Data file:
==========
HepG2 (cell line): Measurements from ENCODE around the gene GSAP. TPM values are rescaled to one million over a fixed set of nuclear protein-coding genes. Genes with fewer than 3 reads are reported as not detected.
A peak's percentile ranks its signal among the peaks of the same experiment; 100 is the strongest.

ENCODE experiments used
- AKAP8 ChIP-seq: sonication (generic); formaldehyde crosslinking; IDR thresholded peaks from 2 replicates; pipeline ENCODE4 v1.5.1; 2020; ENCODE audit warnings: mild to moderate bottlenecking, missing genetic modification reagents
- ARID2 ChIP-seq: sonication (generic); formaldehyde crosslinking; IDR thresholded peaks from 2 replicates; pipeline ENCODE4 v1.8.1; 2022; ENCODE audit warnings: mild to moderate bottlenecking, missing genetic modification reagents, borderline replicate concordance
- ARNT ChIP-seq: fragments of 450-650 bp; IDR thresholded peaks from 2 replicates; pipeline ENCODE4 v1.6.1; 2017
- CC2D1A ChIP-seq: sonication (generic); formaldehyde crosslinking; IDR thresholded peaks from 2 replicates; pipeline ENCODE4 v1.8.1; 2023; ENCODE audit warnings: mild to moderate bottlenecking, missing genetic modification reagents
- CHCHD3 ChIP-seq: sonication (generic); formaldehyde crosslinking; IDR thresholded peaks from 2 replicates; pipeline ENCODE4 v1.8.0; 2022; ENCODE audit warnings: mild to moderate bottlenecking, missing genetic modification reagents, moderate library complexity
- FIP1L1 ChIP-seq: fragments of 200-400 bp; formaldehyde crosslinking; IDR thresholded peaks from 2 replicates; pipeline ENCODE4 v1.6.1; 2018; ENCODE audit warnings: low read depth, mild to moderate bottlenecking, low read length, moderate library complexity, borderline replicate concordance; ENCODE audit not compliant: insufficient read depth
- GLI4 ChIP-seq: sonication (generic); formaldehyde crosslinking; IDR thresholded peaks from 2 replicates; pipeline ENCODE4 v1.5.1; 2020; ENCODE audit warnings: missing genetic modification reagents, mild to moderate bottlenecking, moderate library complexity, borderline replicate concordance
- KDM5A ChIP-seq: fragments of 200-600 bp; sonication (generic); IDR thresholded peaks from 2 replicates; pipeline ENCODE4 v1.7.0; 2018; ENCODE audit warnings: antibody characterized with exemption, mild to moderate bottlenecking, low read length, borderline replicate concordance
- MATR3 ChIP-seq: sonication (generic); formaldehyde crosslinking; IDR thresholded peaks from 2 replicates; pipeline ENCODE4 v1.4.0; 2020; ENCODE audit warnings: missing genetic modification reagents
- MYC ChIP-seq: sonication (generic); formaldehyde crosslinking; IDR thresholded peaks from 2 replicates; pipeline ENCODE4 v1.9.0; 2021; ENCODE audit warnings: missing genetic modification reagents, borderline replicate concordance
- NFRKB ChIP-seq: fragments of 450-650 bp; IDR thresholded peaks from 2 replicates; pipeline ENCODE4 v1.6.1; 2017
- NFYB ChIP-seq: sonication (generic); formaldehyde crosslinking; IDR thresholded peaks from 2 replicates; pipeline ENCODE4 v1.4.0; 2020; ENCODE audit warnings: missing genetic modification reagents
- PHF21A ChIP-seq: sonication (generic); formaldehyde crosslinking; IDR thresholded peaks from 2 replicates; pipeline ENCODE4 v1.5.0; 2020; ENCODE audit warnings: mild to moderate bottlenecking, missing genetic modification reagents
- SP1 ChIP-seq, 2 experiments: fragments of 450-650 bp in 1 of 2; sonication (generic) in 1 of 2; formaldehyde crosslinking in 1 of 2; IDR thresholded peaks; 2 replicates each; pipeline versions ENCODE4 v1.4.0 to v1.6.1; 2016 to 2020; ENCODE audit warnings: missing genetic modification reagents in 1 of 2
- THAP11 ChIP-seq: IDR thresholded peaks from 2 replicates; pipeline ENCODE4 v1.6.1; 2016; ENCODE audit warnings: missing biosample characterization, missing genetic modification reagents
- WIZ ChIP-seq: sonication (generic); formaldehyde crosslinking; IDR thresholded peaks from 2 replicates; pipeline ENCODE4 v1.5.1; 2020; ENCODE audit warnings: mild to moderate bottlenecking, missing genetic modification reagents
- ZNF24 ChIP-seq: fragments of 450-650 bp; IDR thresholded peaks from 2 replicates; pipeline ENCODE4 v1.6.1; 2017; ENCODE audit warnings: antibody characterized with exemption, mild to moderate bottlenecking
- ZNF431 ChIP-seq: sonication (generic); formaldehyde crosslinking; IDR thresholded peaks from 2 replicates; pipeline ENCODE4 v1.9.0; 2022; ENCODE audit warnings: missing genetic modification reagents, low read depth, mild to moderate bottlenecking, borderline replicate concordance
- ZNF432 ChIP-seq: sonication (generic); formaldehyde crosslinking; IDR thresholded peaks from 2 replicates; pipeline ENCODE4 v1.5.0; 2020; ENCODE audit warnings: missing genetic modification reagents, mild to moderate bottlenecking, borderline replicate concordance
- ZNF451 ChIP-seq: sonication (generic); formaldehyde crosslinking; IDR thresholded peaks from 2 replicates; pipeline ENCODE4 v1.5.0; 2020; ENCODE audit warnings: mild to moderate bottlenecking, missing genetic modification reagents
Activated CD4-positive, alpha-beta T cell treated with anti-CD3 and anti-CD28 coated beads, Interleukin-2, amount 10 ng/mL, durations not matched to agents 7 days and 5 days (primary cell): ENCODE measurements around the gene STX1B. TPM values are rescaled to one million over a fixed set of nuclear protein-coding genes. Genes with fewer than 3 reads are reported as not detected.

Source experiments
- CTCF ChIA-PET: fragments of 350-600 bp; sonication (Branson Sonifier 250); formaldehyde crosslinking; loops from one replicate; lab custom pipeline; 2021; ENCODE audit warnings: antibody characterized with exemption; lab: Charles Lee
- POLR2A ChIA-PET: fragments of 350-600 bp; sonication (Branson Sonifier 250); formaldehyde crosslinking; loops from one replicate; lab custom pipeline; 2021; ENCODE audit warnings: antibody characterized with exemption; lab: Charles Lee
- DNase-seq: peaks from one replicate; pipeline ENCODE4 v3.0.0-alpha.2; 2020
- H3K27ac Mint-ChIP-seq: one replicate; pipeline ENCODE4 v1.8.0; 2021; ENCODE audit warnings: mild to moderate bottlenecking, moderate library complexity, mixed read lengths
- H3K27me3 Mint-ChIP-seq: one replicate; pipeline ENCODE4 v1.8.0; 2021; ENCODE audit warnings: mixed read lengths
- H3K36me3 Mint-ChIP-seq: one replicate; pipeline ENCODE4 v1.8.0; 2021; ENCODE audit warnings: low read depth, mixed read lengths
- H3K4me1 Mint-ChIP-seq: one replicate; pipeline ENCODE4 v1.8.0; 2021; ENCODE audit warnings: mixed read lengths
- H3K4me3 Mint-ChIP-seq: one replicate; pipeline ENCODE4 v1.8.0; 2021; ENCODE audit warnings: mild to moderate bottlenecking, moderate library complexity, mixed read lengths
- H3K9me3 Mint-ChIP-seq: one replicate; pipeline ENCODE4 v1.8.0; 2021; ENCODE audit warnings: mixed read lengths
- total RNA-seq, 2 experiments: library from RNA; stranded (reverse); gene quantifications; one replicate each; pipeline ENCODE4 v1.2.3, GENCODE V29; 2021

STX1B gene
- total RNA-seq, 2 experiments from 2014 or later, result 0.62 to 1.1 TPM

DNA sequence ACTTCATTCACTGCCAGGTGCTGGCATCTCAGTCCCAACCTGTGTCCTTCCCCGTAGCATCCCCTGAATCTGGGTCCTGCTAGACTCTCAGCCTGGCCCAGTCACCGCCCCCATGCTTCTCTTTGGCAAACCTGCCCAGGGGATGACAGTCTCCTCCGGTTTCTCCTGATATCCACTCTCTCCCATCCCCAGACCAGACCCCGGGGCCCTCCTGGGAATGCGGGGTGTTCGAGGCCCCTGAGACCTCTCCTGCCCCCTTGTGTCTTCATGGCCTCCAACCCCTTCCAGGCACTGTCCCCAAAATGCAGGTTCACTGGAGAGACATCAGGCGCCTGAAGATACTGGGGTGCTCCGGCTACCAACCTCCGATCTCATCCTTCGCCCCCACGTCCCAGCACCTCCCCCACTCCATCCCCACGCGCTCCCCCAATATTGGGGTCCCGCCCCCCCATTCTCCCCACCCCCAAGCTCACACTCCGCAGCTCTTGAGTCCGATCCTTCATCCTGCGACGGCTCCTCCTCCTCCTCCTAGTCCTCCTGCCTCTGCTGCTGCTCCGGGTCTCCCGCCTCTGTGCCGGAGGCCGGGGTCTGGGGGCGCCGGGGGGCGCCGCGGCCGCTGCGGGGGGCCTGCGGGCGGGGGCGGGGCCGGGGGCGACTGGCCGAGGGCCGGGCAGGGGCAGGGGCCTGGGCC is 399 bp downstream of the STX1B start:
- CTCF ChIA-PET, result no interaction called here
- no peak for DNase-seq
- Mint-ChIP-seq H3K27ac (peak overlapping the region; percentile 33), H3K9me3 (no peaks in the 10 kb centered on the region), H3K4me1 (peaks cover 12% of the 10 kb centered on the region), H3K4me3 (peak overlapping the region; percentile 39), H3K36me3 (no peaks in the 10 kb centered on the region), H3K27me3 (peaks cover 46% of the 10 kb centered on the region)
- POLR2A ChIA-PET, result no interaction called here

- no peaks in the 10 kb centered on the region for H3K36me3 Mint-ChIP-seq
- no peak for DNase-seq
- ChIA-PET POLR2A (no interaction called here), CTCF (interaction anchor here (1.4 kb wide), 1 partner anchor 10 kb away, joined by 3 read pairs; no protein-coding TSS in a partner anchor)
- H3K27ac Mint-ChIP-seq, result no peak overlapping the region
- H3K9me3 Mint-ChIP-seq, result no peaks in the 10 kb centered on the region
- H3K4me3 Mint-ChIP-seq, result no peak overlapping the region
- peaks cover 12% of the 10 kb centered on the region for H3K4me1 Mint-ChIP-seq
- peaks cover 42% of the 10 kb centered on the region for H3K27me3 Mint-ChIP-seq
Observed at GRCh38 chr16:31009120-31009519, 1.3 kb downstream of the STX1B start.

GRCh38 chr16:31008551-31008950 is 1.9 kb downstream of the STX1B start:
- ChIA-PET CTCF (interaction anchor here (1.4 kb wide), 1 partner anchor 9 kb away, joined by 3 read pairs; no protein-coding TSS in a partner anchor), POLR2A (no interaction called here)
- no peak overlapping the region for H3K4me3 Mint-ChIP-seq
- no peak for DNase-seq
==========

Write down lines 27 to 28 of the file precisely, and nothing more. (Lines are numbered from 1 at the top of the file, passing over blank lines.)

- POLR2A ChIA-PET: fragments of 350-600 bp; sonication (Branson Sonifier 250); formaldehyde crosslinking; loops from one replicate; lab custom pipeline; 2021; ENCODE audit warnings: antibody characterized with exemption; lab: Charles Lee
- DNase-seq: peaks from one replicate; pipeline ENCODE4 v3.0.0-alpha.2; 2020